Consider that you can split the spherical sections of a 360 degree panorama into multiple PanoMoment segments in order to create an entire website of interconnected living moments that, at the same time, is fully equipped with mechanisms that can be used to drive VR and menu interfaces. The very constriction that might seem like a major functional impediment from one vantage reveals and opens up totally new ways to approach functionality and feature sets that can, in turn, be employed to enable novel and original ways to conceive user navigation and how we usually think up and design user journeys.

“Imagine the front doors of the building opening as you pan towards them. Due to parallax captured with the rotating capture method, you’re able to film subjects at both very close and far distances, and viewers will have a very strong sense of presence and a unique appreciation of the architecture.” Kerstein told me.

Above: Coupling time and space

A match made in WebVR heaven

PanoMoments also have the natural affinity with WebVR, to which it has been intentionally made totally compatible. Imagine living photos being woven throughout WebVR fabric as short-form entertainment, interactive menu experiences, creative advertisements, or just fun captures with family and friends. It also couldn’t arrive at a better time since the WebVR industry is now in what I’m affirming will be a huge year for the immersive web. The two immersive cousins can team up and be made of practical use by WebVR creators, stirring their imaginations, and so will help to further catalyze content creation.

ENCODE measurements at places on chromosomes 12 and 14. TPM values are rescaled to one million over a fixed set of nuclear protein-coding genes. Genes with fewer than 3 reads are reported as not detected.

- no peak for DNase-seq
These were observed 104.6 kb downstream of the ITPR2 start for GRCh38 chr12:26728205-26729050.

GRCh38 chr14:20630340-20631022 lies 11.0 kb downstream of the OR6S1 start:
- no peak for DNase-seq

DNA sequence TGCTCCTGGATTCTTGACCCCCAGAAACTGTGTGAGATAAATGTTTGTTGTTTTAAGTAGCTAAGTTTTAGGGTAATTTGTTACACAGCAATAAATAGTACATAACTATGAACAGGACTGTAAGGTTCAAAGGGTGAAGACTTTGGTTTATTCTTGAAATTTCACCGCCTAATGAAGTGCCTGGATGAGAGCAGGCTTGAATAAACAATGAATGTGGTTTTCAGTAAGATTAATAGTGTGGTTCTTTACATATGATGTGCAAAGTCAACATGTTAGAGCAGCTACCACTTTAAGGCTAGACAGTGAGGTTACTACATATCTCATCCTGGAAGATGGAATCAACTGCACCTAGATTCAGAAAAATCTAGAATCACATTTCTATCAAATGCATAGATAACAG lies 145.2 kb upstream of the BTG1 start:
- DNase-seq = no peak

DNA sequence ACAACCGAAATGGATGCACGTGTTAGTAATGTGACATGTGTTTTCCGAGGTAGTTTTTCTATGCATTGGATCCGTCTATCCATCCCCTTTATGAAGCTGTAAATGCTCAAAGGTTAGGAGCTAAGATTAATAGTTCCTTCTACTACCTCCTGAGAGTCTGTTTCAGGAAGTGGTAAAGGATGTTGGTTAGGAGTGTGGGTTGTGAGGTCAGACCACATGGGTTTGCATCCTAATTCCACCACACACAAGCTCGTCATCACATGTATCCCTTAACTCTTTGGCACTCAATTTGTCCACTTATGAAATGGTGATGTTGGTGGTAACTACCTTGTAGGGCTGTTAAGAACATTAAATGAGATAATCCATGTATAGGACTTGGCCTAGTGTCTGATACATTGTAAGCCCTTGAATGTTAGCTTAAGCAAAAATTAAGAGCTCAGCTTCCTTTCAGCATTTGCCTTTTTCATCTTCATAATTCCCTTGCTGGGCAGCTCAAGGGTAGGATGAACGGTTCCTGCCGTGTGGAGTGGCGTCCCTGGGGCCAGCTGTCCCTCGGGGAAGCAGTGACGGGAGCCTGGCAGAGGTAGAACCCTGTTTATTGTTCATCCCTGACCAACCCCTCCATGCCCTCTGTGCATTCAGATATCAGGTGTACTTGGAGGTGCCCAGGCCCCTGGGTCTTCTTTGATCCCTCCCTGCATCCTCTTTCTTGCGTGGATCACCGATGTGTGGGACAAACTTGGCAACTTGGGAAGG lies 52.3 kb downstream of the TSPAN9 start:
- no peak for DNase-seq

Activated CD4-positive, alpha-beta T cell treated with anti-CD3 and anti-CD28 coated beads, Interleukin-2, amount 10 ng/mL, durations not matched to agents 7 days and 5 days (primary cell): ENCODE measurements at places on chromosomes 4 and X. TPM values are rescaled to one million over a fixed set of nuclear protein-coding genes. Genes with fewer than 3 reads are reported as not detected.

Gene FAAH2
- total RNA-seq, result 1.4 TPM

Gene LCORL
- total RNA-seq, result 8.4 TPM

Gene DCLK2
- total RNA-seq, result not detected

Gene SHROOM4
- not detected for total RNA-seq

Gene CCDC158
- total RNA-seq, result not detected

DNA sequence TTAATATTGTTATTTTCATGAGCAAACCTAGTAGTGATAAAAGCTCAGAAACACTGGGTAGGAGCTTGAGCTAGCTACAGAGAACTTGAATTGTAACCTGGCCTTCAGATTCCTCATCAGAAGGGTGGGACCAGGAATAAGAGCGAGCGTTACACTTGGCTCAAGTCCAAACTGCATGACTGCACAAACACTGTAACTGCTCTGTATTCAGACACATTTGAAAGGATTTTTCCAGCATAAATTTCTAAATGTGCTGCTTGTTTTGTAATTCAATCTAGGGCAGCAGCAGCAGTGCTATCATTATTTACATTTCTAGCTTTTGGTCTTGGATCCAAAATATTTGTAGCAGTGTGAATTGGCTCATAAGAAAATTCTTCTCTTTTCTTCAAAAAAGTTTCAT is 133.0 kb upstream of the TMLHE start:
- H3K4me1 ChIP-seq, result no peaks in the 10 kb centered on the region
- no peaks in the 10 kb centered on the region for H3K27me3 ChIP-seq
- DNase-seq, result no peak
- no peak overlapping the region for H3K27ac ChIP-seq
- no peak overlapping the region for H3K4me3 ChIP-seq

“We need an abundance of high quality content that acts as a bridge from the 2D web into VR. PanoMoments are that bridge. They’re also an entirely new creative medium to explore; one that has a low development / playback cost but a very high engagement factor.” Kerstein said.

You can check out a gallery of examples of how PanoMoments have been applied for various use cases and so get a taste for the kind of experiences that are now available as a new way to record, express, share, and inevitably structure immersive content.

Amir Bozorgzadeh is cofounder and CEO at Virtuleap, the host of the Global WebXR Hackathon and the startup powering up the Gaze-At-Ratio (GAR) XR metric.